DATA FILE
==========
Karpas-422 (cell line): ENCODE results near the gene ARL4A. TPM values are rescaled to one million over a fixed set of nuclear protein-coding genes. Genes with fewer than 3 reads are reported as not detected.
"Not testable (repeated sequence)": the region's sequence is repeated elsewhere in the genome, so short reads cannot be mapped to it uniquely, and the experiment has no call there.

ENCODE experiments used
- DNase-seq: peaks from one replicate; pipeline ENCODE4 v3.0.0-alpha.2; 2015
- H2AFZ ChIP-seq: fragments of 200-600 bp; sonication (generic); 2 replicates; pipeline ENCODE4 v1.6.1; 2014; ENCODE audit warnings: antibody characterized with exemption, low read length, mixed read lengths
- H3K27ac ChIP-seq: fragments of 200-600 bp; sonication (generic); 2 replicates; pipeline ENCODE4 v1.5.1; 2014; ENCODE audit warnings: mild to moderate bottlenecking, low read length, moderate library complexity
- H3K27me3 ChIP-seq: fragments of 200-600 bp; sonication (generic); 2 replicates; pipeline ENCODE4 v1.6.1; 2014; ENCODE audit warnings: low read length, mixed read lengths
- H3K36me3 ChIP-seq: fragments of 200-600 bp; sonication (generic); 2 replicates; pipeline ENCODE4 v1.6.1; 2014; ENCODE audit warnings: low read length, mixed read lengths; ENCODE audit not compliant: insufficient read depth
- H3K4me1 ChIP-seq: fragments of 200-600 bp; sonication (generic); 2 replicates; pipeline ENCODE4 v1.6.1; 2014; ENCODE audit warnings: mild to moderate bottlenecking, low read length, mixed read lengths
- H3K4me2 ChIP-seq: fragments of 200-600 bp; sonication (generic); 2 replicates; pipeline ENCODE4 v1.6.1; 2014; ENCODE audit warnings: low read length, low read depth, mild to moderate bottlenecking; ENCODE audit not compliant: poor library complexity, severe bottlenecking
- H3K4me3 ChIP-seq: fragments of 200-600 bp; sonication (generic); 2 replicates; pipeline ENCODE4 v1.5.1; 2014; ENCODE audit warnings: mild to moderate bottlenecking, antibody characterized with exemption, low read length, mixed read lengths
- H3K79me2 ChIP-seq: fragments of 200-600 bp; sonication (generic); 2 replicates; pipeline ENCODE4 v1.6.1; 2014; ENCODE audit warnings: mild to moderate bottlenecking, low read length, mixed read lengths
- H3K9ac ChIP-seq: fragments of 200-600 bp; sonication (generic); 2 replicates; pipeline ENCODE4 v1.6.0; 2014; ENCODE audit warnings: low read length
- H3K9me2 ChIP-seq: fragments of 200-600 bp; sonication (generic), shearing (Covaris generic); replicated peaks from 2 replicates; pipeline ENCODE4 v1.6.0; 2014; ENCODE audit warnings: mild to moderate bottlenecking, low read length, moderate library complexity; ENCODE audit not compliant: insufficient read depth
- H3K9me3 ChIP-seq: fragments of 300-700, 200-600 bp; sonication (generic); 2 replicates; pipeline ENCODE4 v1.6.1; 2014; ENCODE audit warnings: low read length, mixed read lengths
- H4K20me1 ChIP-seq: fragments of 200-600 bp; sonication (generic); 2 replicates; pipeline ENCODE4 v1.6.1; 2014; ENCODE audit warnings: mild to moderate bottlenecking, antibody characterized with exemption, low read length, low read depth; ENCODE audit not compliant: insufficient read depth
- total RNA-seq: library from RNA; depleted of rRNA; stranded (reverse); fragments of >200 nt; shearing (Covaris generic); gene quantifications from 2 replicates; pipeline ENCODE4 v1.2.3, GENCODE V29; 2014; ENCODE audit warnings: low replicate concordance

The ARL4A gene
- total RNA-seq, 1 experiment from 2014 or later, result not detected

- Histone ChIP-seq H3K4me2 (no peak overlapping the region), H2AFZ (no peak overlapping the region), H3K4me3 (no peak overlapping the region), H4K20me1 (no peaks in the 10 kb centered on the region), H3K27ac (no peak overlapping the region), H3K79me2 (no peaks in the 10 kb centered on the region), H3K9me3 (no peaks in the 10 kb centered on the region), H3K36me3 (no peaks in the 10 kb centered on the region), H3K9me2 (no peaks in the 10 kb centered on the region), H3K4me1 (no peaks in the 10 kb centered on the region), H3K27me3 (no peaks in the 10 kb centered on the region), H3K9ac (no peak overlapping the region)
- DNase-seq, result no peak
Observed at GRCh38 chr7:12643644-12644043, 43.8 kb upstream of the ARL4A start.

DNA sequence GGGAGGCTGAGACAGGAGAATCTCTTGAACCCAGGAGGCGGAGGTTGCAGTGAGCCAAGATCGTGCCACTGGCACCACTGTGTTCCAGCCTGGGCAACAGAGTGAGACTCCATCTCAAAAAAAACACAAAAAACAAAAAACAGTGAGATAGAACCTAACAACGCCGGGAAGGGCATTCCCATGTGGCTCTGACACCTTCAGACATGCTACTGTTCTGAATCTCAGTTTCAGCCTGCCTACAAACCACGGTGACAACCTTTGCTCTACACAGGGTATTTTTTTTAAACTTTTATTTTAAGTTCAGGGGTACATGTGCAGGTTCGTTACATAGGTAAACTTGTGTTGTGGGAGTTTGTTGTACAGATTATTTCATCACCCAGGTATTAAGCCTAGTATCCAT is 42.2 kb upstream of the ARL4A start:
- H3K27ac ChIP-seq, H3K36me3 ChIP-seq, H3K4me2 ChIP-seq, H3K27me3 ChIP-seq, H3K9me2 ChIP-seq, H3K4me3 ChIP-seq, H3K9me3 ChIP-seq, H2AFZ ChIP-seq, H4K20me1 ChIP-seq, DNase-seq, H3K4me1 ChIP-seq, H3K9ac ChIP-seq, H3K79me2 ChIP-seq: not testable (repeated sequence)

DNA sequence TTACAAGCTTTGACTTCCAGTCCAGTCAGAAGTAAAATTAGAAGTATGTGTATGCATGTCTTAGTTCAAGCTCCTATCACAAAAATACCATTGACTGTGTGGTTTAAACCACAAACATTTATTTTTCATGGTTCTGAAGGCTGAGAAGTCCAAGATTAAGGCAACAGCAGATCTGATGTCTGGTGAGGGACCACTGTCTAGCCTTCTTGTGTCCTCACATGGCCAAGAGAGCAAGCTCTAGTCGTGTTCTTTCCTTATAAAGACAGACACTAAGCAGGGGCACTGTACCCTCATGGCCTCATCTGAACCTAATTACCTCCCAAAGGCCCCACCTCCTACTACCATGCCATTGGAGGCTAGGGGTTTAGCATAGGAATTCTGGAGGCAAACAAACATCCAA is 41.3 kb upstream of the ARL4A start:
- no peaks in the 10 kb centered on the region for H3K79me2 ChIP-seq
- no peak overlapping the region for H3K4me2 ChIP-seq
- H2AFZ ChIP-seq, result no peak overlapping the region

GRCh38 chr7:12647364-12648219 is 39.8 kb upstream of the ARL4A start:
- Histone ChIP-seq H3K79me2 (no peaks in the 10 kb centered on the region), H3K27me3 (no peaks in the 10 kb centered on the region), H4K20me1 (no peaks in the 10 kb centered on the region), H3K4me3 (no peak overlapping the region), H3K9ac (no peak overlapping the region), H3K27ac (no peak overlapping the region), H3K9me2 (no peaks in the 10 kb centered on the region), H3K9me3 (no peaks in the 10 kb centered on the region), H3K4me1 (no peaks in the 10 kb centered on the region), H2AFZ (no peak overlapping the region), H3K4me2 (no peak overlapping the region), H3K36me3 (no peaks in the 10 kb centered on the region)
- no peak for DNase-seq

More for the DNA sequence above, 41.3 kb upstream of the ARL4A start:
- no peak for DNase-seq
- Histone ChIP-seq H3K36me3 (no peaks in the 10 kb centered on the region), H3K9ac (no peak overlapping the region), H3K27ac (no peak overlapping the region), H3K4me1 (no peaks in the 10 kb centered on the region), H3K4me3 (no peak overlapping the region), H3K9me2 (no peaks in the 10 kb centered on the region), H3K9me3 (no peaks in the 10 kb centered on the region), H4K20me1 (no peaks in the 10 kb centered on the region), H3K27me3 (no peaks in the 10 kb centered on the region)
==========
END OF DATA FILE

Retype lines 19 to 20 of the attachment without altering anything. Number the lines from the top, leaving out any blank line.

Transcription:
- total RNA-seq, 1 experiment from 2014 or later, result not detected

- Histone ChIP-seq H3K4me2 (no peak overlapping the region), H2AFZ (no peak overlapping the region), H3K4me3 (no peak overlapping the region), H4K20me1 (no peaks in the 10 kb centered on the region), H3K27ac (no peak overlapping the region), H3K79me2 (no peaks in the 10 kb centered on the region), H3K9me3 (no peaks in the 10 kb centered on the region), H3K36me3 (no peaks in the 10 kb centered on the region), H3K9me2 (no peaks in the 10 kb centered on the region), H3K4me1 (no peaks in the 10 kb centered on the region), H3K27me3 (no peaks in the 10 kb centered on the region), H3K9ac (no peak overlapping the region)